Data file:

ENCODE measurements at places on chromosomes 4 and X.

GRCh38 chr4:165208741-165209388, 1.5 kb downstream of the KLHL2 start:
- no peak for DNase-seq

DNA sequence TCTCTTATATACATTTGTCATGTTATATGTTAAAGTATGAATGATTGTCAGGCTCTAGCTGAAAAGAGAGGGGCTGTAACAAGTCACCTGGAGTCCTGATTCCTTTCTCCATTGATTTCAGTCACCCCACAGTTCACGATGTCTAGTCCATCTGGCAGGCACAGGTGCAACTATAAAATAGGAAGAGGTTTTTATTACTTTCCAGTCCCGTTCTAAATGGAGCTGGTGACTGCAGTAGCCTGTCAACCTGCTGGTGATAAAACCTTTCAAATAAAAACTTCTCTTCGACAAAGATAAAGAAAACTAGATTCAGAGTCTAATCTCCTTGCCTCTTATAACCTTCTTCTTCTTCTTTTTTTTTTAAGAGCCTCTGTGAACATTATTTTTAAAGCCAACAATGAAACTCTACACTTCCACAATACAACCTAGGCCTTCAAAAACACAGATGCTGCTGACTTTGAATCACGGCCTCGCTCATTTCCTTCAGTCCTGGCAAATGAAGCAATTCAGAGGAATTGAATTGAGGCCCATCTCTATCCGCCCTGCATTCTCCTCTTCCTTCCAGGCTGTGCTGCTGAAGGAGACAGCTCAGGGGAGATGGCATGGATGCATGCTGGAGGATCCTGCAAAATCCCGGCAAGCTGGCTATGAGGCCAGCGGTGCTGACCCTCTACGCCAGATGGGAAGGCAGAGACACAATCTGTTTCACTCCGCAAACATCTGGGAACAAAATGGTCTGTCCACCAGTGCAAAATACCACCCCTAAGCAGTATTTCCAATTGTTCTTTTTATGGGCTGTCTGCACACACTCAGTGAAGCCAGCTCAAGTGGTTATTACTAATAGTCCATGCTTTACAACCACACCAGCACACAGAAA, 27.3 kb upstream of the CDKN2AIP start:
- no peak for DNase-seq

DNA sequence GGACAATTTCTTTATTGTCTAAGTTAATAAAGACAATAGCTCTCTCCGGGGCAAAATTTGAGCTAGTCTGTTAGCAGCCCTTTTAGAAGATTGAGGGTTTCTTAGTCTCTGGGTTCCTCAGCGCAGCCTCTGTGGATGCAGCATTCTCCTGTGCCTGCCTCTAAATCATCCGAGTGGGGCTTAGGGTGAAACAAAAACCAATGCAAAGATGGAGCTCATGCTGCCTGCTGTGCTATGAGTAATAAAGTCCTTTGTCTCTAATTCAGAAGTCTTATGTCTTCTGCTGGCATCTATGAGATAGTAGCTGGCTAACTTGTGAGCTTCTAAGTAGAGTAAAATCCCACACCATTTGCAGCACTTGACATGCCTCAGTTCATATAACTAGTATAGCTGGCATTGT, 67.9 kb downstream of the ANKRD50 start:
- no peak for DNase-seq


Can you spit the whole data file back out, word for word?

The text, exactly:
ENCODE measurements at places on chromosomes 4 and X.

GRCh38 chr4:165208741-165209388, 1.5 kb downstream of the KLHL2 start:
- no peak for DNase-seq

DNA sequence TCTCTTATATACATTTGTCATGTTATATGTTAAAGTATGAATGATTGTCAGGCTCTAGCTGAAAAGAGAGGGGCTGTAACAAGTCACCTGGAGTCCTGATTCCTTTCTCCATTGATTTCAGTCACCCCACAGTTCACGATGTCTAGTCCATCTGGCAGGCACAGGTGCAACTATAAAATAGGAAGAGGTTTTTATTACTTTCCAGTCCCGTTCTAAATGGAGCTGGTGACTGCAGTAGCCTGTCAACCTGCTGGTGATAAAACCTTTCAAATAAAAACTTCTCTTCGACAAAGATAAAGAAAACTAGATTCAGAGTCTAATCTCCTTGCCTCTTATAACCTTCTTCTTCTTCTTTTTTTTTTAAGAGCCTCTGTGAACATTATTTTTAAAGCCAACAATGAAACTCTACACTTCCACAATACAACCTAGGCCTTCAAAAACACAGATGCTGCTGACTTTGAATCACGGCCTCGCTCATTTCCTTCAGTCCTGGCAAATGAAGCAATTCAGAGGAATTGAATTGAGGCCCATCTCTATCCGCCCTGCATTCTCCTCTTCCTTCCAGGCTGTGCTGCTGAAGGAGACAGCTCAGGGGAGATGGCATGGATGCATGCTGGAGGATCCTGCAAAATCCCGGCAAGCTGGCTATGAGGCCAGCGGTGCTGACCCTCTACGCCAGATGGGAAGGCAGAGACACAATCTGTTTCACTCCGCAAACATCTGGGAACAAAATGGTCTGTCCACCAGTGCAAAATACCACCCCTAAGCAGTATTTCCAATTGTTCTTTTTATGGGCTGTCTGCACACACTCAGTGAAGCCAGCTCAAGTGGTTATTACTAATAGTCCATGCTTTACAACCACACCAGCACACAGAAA, 27.3 kb upstream of the CDKN2AIP start:
- no peak for DNase-seq

DNA sequence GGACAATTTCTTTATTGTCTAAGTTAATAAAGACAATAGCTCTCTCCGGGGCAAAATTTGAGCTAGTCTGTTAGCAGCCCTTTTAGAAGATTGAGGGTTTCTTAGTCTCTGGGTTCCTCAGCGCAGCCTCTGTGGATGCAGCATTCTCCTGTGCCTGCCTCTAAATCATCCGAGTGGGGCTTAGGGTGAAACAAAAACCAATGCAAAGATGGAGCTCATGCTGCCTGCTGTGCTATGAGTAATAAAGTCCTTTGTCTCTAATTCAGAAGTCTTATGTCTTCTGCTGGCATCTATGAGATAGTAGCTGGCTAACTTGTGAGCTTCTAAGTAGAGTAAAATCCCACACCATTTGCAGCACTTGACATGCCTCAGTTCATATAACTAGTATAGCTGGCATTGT, 67.9 kb downstream of the ANKRD50 start:
- no peak for DNase-seq